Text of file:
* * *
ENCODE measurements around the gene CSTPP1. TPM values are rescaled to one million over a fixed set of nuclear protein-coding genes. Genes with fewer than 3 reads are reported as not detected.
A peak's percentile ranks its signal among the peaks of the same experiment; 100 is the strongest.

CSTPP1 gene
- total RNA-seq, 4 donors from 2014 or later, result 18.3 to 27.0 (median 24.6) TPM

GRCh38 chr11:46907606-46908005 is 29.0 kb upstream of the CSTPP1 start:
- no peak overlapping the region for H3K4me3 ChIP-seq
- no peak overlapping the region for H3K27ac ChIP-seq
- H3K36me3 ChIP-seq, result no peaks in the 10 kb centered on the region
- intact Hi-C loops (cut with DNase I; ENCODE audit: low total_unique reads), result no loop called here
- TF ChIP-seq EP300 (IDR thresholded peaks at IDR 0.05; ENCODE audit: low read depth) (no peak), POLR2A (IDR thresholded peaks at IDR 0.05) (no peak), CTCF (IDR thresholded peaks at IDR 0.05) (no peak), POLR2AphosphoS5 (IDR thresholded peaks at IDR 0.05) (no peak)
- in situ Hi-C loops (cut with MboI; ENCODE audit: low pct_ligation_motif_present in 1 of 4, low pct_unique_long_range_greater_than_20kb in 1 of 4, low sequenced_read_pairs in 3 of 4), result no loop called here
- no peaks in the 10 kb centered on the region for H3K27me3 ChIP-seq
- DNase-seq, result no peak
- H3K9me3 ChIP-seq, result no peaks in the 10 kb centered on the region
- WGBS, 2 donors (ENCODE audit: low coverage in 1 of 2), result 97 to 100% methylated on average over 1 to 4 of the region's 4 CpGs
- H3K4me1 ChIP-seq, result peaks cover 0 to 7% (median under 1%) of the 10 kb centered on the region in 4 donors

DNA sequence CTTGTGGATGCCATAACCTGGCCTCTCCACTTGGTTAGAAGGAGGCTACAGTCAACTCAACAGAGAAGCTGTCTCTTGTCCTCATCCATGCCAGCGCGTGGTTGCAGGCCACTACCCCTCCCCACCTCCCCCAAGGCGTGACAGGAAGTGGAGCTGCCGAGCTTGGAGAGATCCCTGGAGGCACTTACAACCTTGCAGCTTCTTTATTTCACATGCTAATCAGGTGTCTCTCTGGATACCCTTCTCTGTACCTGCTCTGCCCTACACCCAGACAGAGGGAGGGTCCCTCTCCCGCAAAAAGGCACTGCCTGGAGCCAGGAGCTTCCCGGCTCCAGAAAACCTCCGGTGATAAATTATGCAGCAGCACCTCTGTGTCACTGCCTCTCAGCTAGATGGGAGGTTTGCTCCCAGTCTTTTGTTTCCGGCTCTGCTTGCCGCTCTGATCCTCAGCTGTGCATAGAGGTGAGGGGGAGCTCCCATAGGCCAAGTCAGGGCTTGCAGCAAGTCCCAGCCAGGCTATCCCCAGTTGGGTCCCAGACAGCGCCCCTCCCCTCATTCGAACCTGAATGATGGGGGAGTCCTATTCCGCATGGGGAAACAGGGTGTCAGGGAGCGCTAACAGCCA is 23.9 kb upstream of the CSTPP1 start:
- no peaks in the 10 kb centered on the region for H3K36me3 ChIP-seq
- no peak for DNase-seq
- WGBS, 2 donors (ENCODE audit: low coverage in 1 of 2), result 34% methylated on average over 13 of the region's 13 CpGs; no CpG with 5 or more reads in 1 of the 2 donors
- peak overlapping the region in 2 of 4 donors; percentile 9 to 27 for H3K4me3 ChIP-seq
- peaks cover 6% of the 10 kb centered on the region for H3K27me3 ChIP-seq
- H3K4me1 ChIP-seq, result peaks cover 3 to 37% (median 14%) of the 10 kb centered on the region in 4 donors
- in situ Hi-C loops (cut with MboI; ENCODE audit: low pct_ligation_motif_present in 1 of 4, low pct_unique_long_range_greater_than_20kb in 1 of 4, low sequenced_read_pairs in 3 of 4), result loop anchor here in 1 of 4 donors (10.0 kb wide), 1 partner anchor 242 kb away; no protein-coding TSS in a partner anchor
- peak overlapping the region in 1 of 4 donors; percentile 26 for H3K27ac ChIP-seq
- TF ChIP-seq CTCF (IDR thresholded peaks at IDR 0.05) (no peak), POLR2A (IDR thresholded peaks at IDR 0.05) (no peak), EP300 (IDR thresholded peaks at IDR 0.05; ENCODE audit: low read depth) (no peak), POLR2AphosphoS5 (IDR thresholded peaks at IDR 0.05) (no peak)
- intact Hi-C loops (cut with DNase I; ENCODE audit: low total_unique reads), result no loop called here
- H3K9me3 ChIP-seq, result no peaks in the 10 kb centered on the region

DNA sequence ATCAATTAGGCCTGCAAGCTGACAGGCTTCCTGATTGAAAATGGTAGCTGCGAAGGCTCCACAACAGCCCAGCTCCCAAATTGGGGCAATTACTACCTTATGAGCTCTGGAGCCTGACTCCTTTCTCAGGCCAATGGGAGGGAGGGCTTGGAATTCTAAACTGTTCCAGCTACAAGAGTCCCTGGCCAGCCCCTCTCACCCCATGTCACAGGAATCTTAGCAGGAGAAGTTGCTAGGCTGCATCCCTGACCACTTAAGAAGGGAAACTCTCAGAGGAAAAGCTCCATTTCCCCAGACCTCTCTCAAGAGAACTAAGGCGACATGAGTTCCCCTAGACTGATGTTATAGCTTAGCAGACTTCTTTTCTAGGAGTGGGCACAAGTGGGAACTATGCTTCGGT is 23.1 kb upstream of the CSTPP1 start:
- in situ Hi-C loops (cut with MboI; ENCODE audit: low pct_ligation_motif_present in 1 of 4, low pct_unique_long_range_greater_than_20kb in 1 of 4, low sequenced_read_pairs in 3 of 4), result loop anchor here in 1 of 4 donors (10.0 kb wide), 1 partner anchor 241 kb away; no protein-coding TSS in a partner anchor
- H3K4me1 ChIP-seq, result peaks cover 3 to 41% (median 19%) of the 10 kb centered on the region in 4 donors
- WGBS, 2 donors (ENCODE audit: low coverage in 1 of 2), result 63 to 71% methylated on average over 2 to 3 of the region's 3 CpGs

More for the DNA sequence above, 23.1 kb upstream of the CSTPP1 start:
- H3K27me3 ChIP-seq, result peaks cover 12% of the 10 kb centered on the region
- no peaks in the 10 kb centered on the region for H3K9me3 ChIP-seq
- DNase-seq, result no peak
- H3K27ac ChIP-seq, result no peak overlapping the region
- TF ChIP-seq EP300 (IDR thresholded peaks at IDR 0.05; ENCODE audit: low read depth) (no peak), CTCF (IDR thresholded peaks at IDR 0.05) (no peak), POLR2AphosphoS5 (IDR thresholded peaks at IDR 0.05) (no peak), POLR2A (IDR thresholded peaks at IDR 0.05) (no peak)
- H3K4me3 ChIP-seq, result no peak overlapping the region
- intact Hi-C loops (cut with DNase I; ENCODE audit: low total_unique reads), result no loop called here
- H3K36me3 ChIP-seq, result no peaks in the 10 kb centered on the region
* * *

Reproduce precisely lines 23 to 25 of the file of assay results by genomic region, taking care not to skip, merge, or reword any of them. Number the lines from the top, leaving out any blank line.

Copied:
- H3K4me1 ChIP-seq, result peaks cover 3 to 37% (median 14%) of the 10 kb centered on the region in 4 donors
- in situ Hi-C loops (cut with MboI; ENCODE audit: low pct_ligation_motif_present in 1 of 4, low pct_unique_long_range_greater_than_20kb in 1 of 4, low sequenced_read_pairs in 3 of 4), result loop anchor here in 1 of 4 donors (10.0 kb wide), 1 partner anchor 242 kb away; no protein-coding TSS in a partner anchor
- peak overlapping the region in 1 of 4 donors; percentile 26 for H3K27ac ChIP-seq